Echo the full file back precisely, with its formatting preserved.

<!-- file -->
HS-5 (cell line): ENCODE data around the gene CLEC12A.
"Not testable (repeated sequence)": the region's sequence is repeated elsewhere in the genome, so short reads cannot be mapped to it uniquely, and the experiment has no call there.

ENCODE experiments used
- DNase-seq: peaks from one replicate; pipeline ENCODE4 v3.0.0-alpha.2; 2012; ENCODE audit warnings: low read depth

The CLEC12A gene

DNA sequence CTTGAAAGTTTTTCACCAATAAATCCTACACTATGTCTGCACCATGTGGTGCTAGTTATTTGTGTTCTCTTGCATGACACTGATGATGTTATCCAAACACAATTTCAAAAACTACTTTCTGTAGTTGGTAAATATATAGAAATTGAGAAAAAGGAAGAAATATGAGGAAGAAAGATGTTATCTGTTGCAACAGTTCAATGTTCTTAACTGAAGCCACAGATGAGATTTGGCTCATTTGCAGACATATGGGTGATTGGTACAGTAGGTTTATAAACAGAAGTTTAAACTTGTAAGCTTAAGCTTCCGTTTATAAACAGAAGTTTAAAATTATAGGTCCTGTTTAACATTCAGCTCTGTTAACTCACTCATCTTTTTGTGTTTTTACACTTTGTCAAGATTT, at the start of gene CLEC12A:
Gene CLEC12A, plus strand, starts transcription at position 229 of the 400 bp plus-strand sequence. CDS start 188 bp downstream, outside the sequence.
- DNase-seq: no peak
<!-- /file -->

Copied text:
HS-5 (cell line): ENCODE data around the gene CLEC12A.
"Not testable (repeated sequence)": the region's sequence is repeated elsewhere in the genome, so short reads cannot be mapped to it uniquely, and the experiment has no call there.

ENCODE experiments used
- DNase-seq: peaks from one replicate; pipeline ENCODE4 v3.0.0-alpha.2; 2012; ENCODE audit warnings: low read depth

The CLEC12A gene

DNA sequence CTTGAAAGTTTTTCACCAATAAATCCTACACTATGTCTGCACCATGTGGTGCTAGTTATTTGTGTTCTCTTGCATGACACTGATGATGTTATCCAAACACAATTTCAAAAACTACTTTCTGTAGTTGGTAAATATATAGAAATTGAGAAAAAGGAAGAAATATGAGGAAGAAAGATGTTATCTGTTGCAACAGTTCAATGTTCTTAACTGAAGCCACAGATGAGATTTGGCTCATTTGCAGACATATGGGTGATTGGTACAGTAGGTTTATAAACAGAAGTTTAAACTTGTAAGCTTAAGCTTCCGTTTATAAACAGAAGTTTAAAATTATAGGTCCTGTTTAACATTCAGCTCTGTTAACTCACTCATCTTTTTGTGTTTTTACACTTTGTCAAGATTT, at the start of gene CLEC12A:
Gene CLEC12A, plus strand, starts transcription at position 229 of the 400 bp plus-strand sequence. CDS start 188 bp downstream, outside the sequence.
- DNase-seq: no peak